Although many in the modern world are attempting to break away from fossil fuels, filmmakers often envisage a future where gasoline-fueled automobiles continue to rule the roost. The Earth may die, society may collapse, and man’s inhumanity to man may scale new and giddy heights, but precious resources keep burning, because we’ve got to get around. Paul Bartel’s 1975 film “Death Race 2000” is a great example. Set at the dawn of the current millennium, it takes place in the aftermath of a huge economic and civil crash that plunged America into totalitarianism. The public’s one joy is the annual Transcontinental Road Race.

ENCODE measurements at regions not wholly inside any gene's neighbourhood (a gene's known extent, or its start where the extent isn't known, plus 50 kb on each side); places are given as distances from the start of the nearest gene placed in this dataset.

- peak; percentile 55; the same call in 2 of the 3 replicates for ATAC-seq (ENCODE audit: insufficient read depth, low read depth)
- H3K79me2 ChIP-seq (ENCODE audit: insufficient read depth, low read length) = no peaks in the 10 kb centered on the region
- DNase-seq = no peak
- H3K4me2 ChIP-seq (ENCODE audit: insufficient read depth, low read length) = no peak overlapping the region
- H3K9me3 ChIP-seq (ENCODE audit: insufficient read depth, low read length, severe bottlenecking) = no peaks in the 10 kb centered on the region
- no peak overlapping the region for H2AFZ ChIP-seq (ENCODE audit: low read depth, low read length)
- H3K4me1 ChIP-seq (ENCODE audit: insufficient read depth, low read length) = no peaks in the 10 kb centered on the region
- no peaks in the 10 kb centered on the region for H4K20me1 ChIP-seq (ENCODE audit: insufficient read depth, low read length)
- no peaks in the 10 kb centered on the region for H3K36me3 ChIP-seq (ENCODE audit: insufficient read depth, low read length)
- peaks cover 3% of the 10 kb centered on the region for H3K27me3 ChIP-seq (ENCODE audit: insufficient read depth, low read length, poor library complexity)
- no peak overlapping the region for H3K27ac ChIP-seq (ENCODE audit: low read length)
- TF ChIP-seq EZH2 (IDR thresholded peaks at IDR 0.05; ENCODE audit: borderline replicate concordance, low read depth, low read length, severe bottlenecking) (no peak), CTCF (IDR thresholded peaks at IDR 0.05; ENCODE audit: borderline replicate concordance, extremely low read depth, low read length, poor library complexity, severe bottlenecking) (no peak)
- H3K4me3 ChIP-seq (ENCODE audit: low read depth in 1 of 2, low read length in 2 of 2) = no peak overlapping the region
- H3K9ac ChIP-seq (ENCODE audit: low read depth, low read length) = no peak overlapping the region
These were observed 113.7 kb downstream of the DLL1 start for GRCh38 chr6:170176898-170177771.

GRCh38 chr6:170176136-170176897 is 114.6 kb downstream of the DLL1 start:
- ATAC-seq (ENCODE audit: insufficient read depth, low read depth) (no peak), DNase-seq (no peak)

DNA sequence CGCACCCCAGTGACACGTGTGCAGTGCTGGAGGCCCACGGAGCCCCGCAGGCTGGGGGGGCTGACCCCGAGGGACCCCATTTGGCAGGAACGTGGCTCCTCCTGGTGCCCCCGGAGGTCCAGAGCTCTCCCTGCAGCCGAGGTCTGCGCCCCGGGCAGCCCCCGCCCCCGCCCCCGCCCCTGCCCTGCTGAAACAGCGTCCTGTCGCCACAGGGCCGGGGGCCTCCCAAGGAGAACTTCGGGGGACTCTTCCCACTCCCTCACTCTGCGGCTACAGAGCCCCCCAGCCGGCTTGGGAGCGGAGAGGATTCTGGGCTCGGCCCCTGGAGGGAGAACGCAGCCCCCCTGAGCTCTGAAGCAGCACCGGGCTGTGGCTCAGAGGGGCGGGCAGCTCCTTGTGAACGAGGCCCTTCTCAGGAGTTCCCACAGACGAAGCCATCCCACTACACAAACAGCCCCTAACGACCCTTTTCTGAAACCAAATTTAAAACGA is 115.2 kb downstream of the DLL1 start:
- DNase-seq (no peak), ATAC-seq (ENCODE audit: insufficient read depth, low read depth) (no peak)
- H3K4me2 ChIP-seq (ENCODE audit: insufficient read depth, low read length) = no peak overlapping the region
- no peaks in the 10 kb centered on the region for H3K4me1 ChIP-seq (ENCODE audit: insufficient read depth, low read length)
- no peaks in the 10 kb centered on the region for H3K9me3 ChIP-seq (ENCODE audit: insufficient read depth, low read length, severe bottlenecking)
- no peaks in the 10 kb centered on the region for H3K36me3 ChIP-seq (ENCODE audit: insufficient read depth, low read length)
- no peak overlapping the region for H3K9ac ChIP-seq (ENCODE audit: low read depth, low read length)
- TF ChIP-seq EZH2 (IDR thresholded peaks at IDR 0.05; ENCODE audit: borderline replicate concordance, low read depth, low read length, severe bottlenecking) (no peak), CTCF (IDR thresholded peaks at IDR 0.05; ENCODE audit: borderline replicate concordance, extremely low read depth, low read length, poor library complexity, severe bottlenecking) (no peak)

This is no Le Mans: Drivers kill pedestrians for bonus points as they blaze a trail to the finish line. They also have catchy names, such as Nero the Hero (Martin Kove), Calamity Jane (Mary Woronov), Machine Gun (Sylvester Stallone), and Frankenstein (David Carradine). These colorful characters drive highly modified cars that reflect their personalities. But 2000’s race is doomed to be the last, because a resistance group plans to sabotage it in a bid to ignite a regime change. “Death Race 2000” explores our fetishism of the car as both a symbol of personal freedom and self-destruction. It’s also a futuristic and darkly humorous take on Juvenal’s famous reflection that all a contented public needs are “bread and circuses.” Thankfully, the modern public confines their lust for vehicular carnage to video games.